A yellow-painted clapboard building catches the afternoon light. In the wood shed beside it, a pile of logs as broad as tree trunks slants under an overhanging roof, and glass is broken in the windows. Tall grass blows down the center of the dirt driveway.
This is Hancock Shaker Village in Pittsfield, on a summer day around 1950, with cloud slanting in the blue sky. The last few of the Hancock Shakers still lived in the village then. And outside their beautiful, worn and overgrown buildings, a young woman set up her easel in the grass.
Carol Kinzel was an artist from Long Island who grew up spending summer days at her grandmother’s house on Queechy Lake in Canaan, N.Y. When she came up for a weekend that summer, she was deeply connected to the New York city art world. She was full-time curator of New York Governor Nelson A. Rockefeller’s art collection — which by 1976 was larger than the holdings of the Whitney Museum of American Art.
But that day, feeling sun on her shoulders and paint on the canvas, she was painting a scene she had known all her life.
“The family often passed the village on summer afternoons,” said her brother, Fritz. They would drive down Route 41 to Pittsfield, to the drive-in movie theater, and see the Round Stone Barn on the way. “It got into her eye,” he said. “That painting is indented, etched into our psyche.”
On Friday, Aug. 5, her family collected from points across the country, as far as Dallas and San Diego, to see her paintings on display at Hancock Shaker Village in “Views of the Village,” on display through Oct. 30.
The show began almost a year ago, in the fall of 2015. Carol’s daughter, Rosalie “Rose” Uht, and her cousin, Marty Ittner, a graphic designer who grew up in Pittsfield, came together at a memorial for their uncle (Jack Talbot, a sales agent at the Berkshire Life Agency in Pittsfield). Marty had grown up seeing two of Carol’s paintings at her uncle’s house — his son, Jake Talbot, owns them now. Rose had one on her wall at home.
“Jake pointed out the paintings are a triptych,” Rose said: the ice house with the tannery behind it, the laundry and machine shop behind the old woodshed, and the Round Stone Barn.
She and Marty approached curator Lesley Herzberg at Hancock Shaker Village to help them bring all three together and to celebrate Carol and her work.
“She was always painting and drawing,” said her younger sister, Dorsha Randmae.
From childhood Carol studied with an Italian art teacher and would sketch by the lake, painting landscapes and portraits of the family.
“I can’t remember her not painting,” Rose agreed.
Carol studied at Wheaton College and the University of Delaware and earned a master’s in art history at Columbia University.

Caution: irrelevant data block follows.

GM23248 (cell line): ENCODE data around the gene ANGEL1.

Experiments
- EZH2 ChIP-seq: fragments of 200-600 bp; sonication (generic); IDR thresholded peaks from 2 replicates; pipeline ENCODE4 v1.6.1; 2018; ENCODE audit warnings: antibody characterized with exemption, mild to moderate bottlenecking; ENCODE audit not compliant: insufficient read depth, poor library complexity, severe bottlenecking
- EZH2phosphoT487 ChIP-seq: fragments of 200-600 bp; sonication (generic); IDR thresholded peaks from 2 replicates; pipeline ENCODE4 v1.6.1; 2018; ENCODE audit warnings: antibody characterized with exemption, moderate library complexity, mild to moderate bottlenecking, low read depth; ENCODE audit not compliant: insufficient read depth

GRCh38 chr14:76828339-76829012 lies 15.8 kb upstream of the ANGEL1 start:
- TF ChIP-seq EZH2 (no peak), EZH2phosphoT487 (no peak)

“Her success as a painter stands on its own,” said her son, Augustus “Gus” Uht. “Her artistic sense was phenomenal.”
For Nelson Rockefeller she consulted on wide-ranging projects involving his collection, from tapestries based on Picasso’s “Guernica” to Matisse stained glass for a church in Tarrytown, N.Y. And when Nelson’s son, Michael Rockefeller, disappeared on a research trip to study the art of the Asmat people of New Guinea, Carol deciphered his water-damaged notes and made freehand sketches of his drawings.
And about the same time she painted the scenes at the Shaker village, she engaged freelance fine art photographer Charles “Chuck” Uht on a project for Rockefeller.
Uht was an Ohio boy who took his first flying lesson in a bi-plane at 13, and when near-sightedness grounded him he became crew for a bomber in World War II and an aeronautic model maker for the precursor to NASA. When he and Carol met, he was working as a photographer in New York City for the Brooklyn Museum, Georgia O’Keefe, Louise Nevelson and many more.
The way Carol’s brother Fritz heard the story, Carol chose Chuck as a photographer for his unusual name. They met at Grand Central Station before the photo shoot. And within two weeks, she called her step-mother — the conversation, as Rose remembered it, went like this:
“Chuck asked me to marry him!”
“What else is new?”
“I said yes!”
They were married in June 1951, within a year of the day she painted the Round Stone Barn. She exhibited her paintings in a show with the Pittsfield Arts League in September 1951. And she brought her husband back to the Shaker Village with her.
Herzberg, looking through the archives, found an album of photographs of the village by Charles Uht, taken in 1951, in the early spring.
“So the year they met, she must have said ‘come to this great place with me,’” she said.
Within a few years, Carol and Chuck and their children were living on the upper East Side in Manhattan, with his darkroom in the basement and a room on the third floor where she painted and he made radio-controlled model airplanes. They had small gardens in cement planters in the yard, Gus said, and a row of brownstones across the way with a shop that sold only honey.
Carol always painted and sculpted on her own, he said. As he and his sister grew older, she studied at the Art Institute of New York. Her work ranged from almost photographic to abstract.
And she always loved to paint outdoors. She never painted from photographs, Rose said, and Gus remembered taking her to set up her palette in the fields in Vermont.
In 1973, Carol Kinzel was diagnosed with cancer. She continued to work and to create until her last days — within the last years of her life she applied for a job at the Whitney and made one of the top three candidates, Fritz said.
She died in August 1978, 38 years ago.
But that summer day in 1950 is still alive.
Photo at the top: Oil painting of the woodshed and laundry buildings at Hancock Shaker Village, Pittsfield, by Carol Kinzel, courtesy of John and Sondra Talbot, San Diego, Calif.